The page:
Molecular binding: Under water's influence

Gerhard Hummer is in the Laboratory of Chemical Physics, National Institute of Diabetes and Digestive and Kidney Diseases, National Institutes of Health, Bethesda, Maryland 20892-0520, USA. .
Nature Chemistry (Impact Factor: 25.33). 11/2010; 2(11):906-7. DOI: 10.1038/nchem.885
Source: PubMed
Hydration is known to affect molecular-recognition processes, such as those between proteins and ligands. Now, theoretical simulations provide thermodynamic insight into cavity-ligand binding, revealing how it is predominantly driven by the behaviour of the few surrounding water molecules.

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    • "The analysis of the structure and dynamic properties of the solvent around protein active sites, has gathered strong attention among the scientific community, showing that the water molecules that are displaced upon ligand binding are key players for determining the underlying thermodynamics of the process (Michel et al. 2009; Hummer 2010; Setny et al. 2010 ). As a result of the protein–solvent interactions , water molecules are not placed randomly on the protein surface, adopting thus a well-established structure, defined by regions of highly ordered water molecules. "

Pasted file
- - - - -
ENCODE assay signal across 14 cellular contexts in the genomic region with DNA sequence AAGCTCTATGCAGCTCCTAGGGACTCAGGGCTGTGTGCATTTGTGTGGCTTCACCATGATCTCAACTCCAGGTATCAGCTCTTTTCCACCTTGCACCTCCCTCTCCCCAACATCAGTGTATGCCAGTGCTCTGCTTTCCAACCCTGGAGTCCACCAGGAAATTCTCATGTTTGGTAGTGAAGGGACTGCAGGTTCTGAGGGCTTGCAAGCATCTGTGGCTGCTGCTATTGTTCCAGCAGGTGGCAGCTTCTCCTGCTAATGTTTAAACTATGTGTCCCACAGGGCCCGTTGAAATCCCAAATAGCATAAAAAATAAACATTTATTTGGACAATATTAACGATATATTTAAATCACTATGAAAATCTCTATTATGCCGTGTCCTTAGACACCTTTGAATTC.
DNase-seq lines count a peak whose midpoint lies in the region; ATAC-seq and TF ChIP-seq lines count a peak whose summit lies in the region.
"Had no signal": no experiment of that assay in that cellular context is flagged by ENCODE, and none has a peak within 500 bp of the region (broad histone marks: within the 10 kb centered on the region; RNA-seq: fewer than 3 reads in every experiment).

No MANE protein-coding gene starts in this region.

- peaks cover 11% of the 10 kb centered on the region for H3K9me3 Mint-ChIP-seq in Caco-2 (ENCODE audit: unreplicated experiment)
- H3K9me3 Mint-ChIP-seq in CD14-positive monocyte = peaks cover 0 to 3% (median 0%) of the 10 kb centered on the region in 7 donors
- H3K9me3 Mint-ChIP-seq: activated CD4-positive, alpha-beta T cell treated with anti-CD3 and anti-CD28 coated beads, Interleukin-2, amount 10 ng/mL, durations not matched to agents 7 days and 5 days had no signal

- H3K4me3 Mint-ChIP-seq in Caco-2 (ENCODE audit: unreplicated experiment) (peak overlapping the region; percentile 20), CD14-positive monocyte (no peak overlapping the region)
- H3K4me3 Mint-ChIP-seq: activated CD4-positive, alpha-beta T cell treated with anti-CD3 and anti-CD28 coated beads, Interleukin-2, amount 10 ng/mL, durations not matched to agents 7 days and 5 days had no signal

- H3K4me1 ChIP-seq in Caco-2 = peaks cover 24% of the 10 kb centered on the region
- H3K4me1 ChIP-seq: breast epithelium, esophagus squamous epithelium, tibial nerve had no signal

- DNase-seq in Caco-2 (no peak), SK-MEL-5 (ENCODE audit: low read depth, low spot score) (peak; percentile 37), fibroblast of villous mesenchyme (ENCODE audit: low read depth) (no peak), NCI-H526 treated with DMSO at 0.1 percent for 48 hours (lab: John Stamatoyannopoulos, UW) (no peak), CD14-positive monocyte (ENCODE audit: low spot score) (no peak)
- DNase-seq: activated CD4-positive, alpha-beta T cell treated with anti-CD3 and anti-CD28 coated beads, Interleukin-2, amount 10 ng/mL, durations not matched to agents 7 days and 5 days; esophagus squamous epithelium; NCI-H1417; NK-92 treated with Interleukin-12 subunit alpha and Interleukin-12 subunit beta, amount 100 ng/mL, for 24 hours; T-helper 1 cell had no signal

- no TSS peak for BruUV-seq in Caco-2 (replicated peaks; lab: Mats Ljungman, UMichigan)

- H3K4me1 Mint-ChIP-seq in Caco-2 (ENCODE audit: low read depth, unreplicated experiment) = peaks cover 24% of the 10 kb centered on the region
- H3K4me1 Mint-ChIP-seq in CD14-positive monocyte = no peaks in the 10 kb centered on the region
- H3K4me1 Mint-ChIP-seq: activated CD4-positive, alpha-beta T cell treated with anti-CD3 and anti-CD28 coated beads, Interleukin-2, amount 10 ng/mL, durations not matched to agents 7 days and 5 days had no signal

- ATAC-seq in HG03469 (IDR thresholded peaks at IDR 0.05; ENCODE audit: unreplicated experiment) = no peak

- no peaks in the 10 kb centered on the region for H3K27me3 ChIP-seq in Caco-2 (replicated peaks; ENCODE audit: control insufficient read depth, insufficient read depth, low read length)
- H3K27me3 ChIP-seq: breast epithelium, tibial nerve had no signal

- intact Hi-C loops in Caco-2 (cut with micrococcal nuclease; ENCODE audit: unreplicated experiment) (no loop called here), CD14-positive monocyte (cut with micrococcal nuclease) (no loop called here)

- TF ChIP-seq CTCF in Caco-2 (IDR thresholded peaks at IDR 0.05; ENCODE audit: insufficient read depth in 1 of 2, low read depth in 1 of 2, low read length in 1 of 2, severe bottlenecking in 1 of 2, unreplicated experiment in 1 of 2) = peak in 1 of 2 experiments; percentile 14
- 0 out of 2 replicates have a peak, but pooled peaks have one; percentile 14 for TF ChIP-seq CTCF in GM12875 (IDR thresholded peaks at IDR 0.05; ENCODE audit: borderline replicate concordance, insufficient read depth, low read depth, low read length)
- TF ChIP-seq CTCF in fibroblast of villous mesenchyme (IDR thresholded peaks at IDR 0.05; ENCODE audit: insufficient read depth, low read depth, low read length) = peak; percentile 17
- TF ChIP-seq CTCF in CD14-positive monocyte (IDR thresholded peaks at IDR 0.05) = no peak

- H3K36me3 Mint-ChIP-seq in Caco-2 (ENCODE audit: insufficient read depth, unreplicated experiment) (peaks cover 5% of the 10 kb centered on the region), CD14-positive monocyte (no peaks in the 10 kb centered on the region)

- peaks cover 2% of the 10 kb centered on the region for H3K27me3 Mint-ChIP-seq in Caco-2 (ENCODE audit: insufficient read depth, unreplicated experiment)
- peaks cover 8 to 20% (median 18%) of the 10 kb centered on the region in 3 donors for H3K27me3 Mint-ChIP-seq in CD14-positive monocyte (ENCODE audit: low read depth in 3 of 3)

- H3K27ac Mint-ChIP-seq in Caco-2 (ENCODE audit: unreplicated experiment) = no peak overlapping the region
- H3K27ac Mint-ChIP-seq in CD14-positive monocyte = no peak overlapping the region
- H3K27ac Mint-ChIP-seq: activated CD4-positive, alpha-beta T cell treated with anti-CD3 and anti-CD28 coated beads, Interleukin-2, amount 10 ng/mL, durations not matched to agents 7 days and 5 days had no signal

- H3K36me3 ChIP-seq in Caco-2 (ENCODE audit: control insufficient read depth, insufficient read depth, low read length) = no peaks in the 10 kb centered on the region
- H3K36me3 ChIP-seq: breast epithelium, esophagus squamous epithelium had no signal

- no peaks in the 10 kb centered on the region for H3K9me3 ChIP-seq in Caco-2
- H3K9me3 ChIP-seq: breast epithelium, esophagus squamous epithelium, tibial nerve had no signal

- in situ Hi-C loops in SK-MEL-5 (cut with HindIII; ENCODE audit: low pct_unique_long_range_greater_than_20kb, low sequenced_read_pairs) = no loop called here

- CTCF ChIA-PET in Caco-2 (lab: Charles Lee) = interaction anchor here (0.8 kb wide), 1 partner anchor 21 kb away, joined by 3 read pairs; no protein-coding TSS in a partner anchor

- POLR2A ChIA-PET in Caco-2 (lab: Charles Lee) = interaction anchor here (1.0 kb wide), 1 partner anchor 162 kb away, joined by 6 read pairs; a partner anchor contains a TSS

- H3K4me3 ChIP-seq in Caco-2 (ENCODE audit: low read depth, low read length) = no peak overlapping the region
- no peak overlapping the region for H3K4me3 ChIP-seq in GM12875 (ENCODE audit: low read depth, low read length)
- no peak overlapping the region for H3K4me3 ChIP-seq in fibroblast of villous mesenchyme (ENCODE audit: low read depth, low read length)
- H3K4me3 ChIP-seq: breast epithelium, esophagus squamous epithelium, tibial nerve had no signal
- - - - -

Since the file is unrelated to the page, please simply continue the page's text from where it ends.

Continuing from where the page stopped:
[Show abstract] [Hide abstract] ABSTRACT: Understanding protein–ligand interactions is a fundamental question in basic biochemistry, and the role played by the solvent along this process is not yet fully understood. This fact is particularly relevant in lectins, proteins that mediate a large variety of biological processes through the recognition of specific carbohydrates. In the present work, we have thoroughly analyzed a nonredundant and well-curated set of lectin structures looking for a potential relationship between the structural water properties in the apo-structures and the corresponding protein–ligand complex structures. Our results show that solvent structure adjacent to the binding sites mimics the ligand oxygen structural framework in the resulting protein–ligand complex, allowing us to develop a predictive method using a Naive Bayes classifier. We also show how these properties can be used to improve docking predictions of lectin–carbohydrate complex structures in terms of both accuracy and precision, thus developing a solid strategy for the rational design of glycomimetic drugs. Overall our results not only contribute to the understanding of protein–ligand complexes, but also underscore the role of the water solvent in the ligand recognition process. Finally, we discuss our findings in the context of lectin specificity and ligand recognition properties.
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    • "Recent simulations on a model system addressed this question. Through the use of umbrella sampling calculations at multiple temperatures on the simple model system of a spherical ligand binding into a hemispherical cavity, Baron et al. decomposed the entropic and enthalpic contributions to ligand binding or rejection for neutral and charged ligands binding to neutral and charged receptors (Baron et al. 2010; Hummer, 2010; Setny et al. 2010). Results demonstrated that water dominated the binding thermodynamics. "